Should women be allowed to preach and to lead a church?

It’s time to talk about the elephant in the room – again

“I believe absolutely that there is full participation for women that the Bible allows,” says Bible scholar Jacqui Grey.

Grey has reached this egalitarian position – that women should be allowed to preach to anyone and to lead a church – after many years researching the Bible and hermeneutics (the study of how to interpret biblical texts). As Dean of Theology and Professor of Biblical Studies at Alphacrucis College, her qualifications include a PhD in theology and she is also an ordained minister. Her publications include Raising Women LeadersThem, Us and Me: How the Old Testament Speaks to People Today, and Three’s A Crowd: Pentecostalism, Hermeneutics and the Old Testament.

Grey’s experience, along with her passion for enabling Christian women, is the reason why she has been invited to speak on the topic of “Women’s place in the church” on the latest episode of Eternity‘s Run Like a Woman podcast.

Of course, the issue of women in church leadership is still divisive. Many in the church – including women – are complementarian, and do not believe the Bible says women should preach to men and/or be a senior leader in the church. When asked to outline how she has reached her position that women should be able to do everything a man can, Grey patiently and systematically outlines her understanding of Scripture.

“We see a whole lot of women functioning in various different roles in the early church.” – Jacqui Grey

“We see in Acts 2 that the Spirit is poured out on all people. So young women, men, they’re all empowered to be witnesses to Christ. And then as the book of Acts goes on, we see a whole lot of women functioning in various different roles in the early church. So even just from that narrative account, we have different examples of women who are involved in ministry.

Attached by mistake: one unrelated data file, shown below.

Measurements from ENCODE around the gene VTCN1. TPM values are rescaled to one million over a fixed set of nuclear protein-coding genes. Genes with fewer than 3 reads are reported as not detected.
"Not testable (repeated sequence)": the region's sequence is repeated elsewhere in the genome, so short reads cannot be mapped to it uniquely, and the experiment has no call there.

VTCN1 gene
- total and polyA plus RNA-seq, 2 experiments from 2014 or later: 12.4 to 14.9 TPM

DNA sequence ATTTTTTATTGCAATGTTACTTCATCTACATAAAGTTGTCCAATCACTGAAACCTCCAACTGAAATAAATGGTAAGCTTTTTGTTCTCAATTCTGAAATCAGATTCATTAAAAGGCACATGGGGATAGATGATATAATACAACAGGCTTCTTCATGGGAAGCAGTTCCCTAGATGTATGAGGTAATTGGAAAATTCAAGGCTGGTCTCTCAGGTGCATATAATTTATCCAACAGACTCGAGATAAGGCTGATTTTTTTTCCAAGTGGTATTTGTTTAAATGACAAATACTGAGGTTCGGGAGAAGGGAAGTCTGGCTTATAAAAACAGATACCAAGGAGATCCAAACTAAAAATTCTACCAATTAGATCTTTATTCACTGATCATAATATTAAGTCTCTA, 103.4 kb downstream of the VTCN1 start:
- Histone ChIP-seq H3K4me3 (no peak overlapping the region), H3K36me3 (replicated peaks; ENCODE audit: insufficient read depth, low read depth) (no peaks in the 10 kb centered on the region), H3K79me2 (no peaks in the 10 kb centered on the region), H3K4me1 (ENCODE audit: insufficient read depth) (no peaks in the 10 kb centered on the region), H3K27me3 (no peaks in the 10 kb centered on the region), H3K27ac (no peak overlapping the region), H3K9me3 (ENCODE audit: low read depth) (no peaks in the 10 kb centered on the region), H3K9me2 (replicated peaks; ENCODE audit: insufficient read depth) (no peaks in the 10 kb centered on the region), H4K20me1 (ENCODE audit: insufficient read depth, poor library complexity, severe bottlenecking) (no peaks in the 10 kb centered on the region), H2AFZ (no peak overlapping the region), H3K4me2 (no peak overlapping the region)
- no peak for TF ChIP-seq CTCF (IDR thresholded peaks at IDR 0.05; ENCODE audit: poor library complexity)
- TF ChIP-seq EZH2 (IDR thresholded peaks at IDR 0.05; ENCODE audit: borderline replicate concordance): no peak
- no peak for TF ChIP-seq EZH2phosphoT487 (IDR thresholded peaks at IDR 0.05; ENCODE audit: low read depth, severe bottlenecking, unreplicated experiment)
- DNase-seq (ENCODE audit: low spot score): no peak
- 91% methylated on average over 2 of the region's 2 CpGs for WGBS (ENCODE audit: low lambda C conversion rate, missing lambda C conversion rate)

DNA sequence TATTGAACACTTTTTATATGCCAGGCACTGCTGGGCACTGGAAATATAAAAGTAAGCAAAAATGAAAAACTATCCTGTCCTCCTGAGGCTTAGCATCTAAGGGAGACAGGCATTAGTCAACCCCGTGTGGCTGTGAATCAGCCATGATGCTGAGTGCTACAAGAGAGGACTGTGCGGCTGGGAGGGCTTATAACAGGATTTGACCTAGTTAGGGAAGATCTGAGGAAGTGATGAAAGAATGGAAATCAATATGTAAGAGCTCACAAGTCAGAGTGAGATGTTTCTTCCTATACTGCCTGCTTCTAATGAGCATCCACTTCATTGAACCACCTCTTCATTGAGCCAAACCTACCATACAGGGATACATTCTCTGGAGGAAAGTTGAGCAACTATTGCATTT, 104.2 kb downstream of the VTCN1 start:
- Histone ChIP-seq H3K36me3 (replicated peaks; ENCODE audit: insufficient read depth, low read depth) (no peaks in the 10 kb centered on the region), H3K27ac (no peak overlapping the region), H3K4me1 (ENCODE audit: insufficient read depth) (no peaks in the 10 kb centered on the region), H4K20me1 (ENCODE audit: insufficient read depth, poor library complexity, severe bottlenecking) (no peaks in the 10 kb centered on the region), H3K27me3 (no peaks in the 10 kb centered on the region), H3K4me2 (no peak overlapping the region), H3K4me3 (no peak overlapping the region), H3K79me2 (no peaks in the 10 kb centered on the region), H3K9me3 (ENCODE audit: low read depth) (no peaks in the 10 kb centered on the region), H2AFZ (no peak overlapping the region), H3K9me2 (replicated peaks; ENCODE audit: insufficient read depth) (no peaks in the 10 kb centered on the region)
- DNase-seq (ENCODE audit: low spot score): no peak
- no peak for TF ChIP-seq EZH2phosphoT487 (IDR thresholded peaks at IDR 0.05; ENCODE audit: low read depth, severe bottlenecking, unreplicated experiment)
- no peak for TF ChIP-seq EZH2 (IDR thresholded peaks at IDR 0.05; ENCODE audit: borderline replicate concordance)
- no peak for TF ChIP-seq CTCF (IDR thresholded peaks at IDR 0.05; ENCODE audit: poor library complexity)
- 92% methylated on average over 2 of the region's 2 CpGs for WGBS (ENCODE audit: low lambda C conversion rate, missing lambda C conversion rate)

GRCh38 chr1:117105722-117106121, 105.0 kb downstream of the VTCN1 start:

“And then as we read the letters of Paul, of course, there are some challenging passages that we tend to sort of focus on. But when we look at the overall picture, we see just a huge amount of different roles that women were functioning in … All throughout [Paul’s letters] it’s about people serving God and using the gifts that God has given them.”

And yet the “challenging passages” are still there in the Bible. These include 1 Corinthians 14:34-35, “Women should remain silent in the churches. They are not allowed to speak, but must be in submission, as the law says. If they want to inquire about something, they should ask their own husbands at home; for it is disgraceful for a woman to speak in the church”; and 1 Timothy 2:11-12, “A woman should learn in quietness and full submission. I do not permit a woman to teach or to assume authority over a man; she must be quiet.” So how does Grey explain these passages?

“I’d encourage people to think about the context of what’s going on in the early church,” she says. “So not just in those passages, but to think more broadly about what going on in the world of Acts.”

She notes the important role that Priscilla plays in the early church, as she accompanies Paul on his missionary journeys, along with her husband Aquila.

“Paul takes them to Ephesus where they then established themselves in ministry. It’s always ‘Priscilla and Aquila’ – so the wife is named first, suggesting that she has a bit more of a prominent role. Paul goes off and he leaves them there Ephesus and they teach Apollos. And again, it’s Priscilla as the primary person teaching Apollos …

“So if women can’t teach, well, what was Priscilla doing there? Why did Paul leave them there to teach Apollos and others within the church?”

“Paul is actually not as hostile towards women or as opposed to women teaching as we might think just by taking that verse in isolation.” – Jacqui Grey

Grey asserts that these two contentious passages – in 1 Corinthians 14 and 1 Timothy 2 – refer only to a specific problem at that time.

“One of the matters in particular that Paul is talking about in 1 Timothy 2 is the heretics. Some of them have been ex-communicated … but it seems that those people have really influenced some of the women in the church at Ephesus at that time. And so, Paul essentially says to the women – or perhaps even a woman that it’s directed at – they need to learn.

“Women in that day weren’t educated, they didn’t receive proper training. And so Paul says that the women or woman has to be silent, which is normal. That’s the attitude that a student should take; that’s the posture of a student at that time, she has to learn. And the implication is that once she has learnt, then she will be able to continue on in some kind of ministry, as Priscilla did before.

“So I think that sometimes we sort of really distort the message by taking books and sections in isolation and not reading it within the broader narrative of what essentially the Bible says about women and men functioning within the church.”